I have thus described the fortunes of the Romans in their wars up to the present day, as far as possible assigning the description of events to their proper times and places. What follows will not be arranged with the same exactness, but everything shall be written down as it took place throughout the whole extent of the Roman empire. My reason for this is, that it would not have been expedient for me to describe these events fully while those who were their authors were still alive; for, had I done so, I could neither have escaped the notice of the multitude of spies, nor, had I been detected, could I have avoided a most horrible death; for I could not even have relied upon my nearest relatives with confidence. Indeed, I have been forced to conceal the real causes of many of the events recounted in my former books. It will now be my duty, in this part of my history, to tell what has hitherto remained untold, and to state the real motives and origin of the actions which I have already recounted. But, when undertaking this new task, how painful and hard will it be, to be obliged to falter and contradict myself as to what I have said about the lives of Justinian and Theodora: and particularly so, when I reflect that what I am about to write will not appear to future generations either credible or probable, especially when a long lapse of years shall have made them old stories; for which reason I fear that I may be looked upon as a romancer, and reckoned among playwrights. However, I shall have the courage not to shrink from this important work, because my story will not lack witnesses; for the men of to-day, who are the best informed witnesses of these facts, will hand on trustworthy testimony of their truth to posterity. Yet, when I was about to undertake this work, another objection often presented itself to my mind, and for a long time held me in suspense.
I doubted whether it would be right to hand down these events to posterity; for the wickedest actions had better remain unknown to future times than come to the ears of tyrants, and be imitated by them. For most rulers are easily led by lack of knowledge into imitating the evil deeds of their predecessors, and find it their easiest plan to walk in the evil ways of their forefathers.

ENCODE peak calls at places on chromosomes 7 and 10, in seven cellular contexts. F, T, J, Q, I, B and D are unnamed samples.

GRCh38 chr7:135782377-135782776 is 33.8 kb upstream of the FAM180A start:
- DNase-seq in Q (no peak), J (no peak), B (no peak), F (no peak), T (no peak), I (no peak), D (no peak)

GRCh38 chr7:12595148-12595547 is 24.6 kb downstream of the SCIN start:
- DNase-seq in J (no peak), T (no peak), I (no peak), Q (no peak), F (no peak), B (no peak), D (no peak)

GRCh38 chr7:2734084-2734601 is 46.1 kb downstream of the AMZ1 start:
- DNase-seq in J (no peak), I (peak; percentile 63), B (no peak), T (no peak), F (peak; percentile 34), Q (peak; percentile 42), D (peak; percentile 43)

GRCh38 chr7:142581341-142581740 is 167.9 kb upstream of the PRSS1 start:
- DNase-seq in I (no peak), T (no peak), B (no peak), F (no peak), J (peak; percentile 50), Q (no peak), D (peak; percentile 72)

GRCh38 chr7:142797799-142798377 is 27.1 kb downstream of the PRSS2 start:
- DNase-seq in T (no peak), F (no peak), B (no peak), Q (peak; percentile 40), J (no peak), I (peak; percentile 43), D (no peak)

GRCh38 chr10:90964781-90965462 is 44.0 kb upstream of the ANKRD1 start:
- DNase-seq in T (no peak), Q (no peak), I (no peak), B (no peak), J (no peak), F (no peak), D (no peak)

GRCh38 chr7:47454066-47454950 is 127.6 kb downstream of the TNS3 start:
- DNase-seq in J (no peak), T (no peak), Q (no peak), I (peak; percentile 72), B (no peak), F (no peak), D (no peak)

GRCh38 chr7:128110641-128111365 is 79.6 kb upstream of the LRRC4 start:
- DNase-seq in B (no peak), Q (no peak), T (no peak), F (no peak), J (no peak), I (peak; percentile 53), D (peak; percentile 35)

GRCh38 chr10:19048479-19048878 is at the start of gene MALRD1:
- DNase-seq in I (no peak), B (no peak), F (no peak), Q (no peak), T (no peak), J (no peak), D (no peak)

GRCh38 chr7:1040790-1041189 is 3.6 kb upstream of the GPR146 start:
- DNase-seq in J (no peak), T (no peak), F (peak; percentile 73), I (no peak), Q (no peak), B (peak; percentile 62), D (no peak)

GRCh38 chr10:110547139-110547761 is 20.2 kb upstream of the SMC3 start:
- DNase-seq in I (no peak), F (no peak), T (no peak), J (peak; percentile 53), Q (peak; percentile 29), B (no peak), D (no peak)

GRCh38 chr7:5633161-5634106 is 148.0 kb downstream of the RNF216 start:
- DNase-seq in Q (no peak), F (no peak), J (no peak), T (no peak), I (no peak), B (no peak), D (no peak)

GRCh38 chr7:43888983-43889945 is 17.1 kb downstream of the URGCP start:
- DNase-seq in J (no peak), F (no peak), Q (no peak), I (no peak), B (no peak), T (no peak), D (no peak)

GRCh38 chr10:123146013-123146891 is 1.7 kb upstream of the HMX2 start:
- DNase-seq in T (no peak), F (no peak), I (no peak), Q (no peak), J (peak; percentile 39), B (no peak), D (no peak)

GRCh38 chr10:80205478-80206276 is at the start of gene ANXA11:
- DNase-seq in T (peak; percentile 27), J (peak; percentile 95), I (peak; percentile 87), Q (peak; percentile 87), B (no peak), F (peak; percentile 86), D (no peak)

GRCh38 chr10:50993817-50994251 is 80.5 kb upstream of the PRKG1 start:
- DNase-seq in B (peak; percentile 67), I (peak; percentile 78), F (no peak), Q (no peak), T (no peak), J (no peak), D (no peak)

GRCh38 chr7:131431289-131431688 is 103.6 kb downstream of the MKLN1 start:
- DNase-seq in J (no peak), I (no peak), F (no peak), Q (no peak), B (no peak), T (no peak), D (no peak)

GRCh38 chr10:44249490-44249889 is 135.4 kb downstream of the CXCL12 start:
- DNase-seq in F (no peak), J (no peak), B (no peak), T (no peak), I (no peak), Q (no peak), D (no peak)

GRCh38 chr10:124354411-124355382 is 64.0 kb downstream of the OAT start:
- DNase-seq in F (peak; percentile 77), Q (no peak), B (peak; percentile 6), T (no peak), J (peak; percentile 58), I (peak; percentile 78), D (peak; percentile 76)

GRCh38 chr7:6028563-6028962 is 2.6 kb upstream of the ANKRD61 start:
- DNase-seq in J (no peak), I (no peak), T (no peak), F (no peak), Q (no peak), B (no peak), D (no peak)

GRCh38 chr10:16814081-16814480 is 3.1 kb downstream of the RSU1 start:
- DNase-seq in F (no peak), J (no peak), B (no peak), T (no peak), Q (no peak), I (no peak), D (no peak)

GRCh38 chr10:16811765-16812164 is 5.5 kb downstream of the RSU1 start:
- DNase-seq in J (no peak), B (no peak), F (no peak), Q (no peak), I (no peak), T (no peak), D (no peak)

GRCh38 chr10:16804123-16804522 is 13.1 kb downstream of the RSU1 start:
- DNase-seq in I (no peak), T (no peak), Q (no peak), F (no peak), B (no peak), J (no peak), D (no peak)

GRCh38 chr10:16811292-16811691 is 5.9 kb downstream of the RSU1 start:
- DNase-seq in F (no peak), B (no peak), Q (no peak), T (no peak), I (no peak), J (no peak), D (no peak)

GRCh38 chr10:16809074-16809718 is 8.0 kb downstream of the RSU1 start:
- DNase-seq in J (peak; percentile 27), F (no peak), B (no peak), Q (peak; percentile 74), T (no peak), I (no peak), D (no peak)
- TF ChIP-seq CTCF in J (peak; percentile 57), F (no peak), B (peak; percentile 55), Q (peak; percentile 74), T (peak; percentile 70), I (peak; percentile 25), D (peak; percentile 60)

Later, however, I was urged to record these matters, by the reflection that those who hereafter may wish to play the tyrant will clearly see, in the first place, that it is probable that retribution will fall upon them for the evil that they may do, seeing that this was what befell these people; and, secondly, that their actions and habits of life will be published abroad for all time, and therefore they will perhaps be less ready to transgress. Who, among posterity, would have known of the licentious life of Semiramis, or of the madness of Sardanapalus or Nero, if no memorials of them had been left to us by contemporary writers? The description of such things, too, will not be entirely without value to such as hereafter may be so treated by tyrants; for unhappy people are wont to console themselves by the thought that they are not the only persons who have so suffered. For these reasons, I shall first give a description of the evil wrought by Belisarius, and afterwards I shall describe the misdeeds of Justinian and Theodora...